For a first article, I thought it was a good opportunity to talk about the strong link that exists between two fields that are often considered as being opposed to each other. Furthermore, it is also a chance for me to introduce my job and the reason that has motivated me to choose that path.
During my studies at GIHE I was sharing like many other students the hatred of the accounting and finance classes that were taught to us over the semesters. Always wondering why and how I could use the financial formulas and principles in an industry that is mainly based on service and people, I kept on thinking that it wouldn’t be of any help in my future career.
The truth is that we should have all wondered how can we look credible and make our point if we are not even able to read the financial statements that will reflect the action we took. Nowadays, information technology and software make it possible for us to get accurate figures about our business in real time, but what matters are the components that enable the different systems to generate trustworthy reports. Therefore, I believe that knowledge about financial statements, reporting and basic ratios is required for those that aim to become managers in an industry, like any other, which seeks profitability and return on investment.
Moreover, we shouldn’t forget that hospitality is a particular industry as it is mostly about people and how we can fulfill their needs better. The importance of the human service in that field makes it look like numerical data cannot be part of the equation, but in fact, like any other industry, hospitality needs accountants, financial analysts and directors of finance who will gather, analyze, summarize and provide data that will enable the management team to optimize the product and make the right decisions.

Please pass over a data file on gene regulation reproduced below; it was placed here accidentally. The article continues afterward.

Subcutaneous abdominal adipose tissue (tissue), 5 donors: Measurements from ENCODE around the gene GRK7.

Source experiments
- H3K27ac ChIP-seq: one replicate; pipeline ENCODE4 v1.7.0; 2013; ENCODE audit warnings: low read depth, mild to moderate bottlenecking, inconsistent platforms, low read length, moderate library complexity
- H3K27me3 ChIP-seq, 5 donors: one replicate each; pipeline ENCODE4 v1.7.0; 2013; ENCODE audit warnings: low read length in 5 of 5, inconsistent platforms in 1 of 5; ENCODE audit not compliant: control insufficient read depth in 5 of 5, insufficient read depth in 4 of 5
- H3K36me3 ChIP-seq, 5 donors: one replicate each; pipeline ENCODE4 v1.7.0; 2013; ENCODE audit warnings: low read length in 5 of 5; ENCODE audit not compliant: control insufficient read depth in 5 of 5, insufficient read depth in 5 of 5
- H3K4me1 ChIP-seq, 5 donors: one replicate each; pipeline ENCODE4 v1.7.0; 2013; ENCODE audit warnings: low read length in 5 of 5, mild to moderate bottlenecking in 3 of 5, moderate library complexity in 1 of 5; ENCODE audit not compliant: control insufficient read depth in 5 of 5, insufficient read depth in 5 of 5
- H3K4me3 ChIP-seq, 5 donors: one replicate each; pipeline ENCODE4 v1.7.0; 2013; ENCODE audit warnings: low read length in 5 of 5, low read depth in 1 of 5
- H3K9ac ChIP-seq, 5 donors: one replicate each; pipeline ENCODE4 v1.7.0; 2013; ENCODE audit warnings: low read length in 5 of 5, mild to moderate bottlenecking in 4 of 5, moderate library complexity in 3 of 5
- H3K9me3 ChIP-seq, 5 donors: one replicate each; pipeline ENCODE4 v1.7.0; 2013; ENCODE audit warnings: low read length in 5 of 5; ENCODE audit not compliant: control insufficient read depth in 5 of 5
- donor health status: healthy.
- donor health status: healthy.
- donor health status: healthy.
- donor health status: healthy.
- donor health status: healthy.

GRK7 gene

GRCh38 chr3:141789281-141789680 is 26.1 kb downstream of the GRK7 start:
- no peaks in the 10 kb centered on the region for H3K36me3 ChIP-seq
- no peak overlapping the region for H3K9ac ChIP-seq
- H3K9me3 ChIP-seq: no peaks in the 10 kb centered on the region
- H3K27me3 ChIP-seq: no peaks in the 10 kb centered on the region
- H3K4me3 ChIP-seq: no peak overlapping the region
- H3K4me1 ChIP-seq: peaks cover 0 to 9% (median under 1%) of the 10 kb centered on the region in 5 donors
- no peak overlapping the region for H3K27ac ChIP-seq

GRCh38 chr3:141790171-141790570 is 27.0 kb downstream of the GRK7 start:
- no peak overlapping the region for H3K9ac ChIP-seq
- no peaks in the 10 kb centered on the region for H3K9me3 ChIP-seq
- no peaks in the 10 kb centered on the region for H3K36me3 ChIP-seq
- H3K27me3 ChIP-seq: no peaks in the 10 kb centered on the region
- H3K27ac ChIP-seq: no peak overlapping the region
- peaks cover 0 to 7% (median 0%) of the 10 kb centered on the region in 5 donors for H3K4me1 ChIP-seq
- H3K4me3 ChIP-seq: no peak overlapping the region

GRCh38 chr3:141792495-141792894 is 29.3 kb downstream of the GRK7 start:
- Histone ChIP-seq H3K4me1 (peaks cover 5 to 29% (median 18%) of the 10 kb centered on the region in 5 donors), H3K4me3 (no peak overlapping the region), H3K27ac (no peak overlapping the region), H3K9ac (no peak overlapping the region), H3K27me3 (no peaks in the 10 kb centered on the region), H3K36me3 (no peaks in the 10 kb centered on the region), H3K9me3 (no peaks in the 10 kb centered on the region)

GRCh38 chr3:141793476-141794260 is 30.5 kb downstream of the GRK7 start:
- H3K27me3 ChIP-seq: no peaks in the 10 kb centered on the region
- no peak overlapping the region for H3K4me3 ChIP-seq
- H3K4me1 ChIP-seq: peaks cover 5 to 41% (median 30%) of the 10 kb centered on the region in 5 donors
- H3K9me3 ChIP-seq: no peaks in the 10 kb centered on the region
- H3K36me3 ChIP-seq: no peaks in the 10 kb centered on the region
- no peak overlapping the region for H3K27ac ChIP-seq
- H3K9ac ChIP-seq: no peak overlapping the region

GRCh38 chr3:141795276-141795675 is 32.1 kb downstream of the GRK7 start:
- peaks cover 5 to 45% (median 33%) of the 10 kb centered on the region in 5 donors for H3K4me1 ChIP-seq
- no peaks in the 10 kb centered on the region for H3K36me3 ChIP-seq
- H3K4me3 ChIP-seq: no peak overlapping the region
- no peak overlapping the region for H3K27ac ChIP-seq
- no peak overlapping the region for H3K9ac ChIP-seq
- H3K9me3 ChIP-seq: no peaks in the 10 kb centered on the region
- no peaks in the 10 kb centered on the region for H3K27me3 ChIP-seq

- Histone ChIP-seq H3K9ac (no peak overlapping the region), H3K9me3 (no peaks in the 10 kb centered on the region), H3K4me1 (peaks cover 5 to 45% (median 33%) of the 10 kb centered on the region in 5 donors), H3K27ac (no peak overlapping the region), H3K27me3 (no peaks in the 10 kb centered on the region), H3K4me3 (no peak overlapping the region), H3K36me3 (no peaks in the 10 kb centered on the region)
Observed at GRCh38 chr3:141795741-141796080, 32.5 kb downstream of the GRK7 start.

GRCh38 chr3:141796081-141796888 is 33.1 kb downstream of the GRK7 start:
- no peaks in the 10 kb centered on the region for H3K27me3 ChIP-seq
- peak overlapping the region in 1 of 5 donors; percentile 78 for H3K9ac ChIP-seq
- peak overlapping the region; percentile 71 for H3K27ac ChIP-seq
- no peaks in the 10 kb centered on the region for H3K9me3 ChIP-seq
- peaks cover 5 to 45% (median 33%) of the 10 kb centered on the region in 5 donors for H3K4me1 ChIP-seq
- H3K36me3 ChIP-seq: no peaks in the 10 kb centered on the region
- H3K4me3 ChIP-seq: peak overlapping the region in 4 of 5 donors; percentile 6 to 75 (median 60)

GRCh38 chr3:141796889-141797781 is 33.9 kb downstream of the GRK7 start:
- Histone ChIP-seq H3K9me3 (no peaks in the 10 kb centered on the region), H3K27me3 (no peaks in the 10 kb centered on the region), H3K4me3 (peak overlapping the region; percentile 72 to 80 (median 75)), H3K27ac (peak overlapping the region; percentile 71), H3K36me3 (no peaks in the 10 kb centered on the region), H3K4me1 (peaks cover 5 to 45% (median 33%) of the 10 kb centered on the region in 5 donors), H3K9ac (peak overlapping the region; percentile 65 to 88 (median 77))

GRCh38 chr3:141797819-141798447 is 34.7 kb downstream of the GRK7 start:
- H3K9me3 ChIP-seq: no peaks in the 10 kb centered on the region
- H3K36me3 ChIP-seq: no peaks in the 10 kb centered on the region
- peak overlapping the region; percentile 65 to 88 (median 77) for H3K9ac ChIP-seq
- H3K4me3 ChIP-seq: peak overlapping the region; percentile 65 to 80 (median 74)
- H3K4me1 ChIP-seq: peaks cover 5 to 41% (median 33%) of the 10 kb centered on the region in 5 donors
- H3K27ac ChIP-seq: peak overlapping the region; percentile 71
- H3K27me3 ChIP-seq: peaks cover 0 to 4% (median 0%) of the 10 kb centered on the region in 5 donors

The reason why myself and others chose a finance management program after GIHE is in direct correlation with the industry needs in terms of workforce. Decades ago, when tourism was enjoying its exponential growth, finance was mostly seen as a tool to “manage and maximize profits” whereas today it is the first instrument that helps managers to review the impact of their decisions and enlighten them for future action.
From personal experience, I can testify that I went from one extreme to another. Thinking at the end of my studies that numbers and ratios should be the only components needed to take decisions in this industry. In fact, the truth is that our business is people-oriented and should be profitable; therefore, Knowledge Management (KM), Operational Innovation and Lean are the kind of tools that can bridge the gap between hospitality and finance to bring harmony and variety in the information given to decision makers.
It is hard to say if the relationship between hospitality and finance is stronger or weaker than with any other industry but it is obviously more complicated and subtle to determine and I strongly believe that those who know how to manage and combine both efficiently will become the successful ones.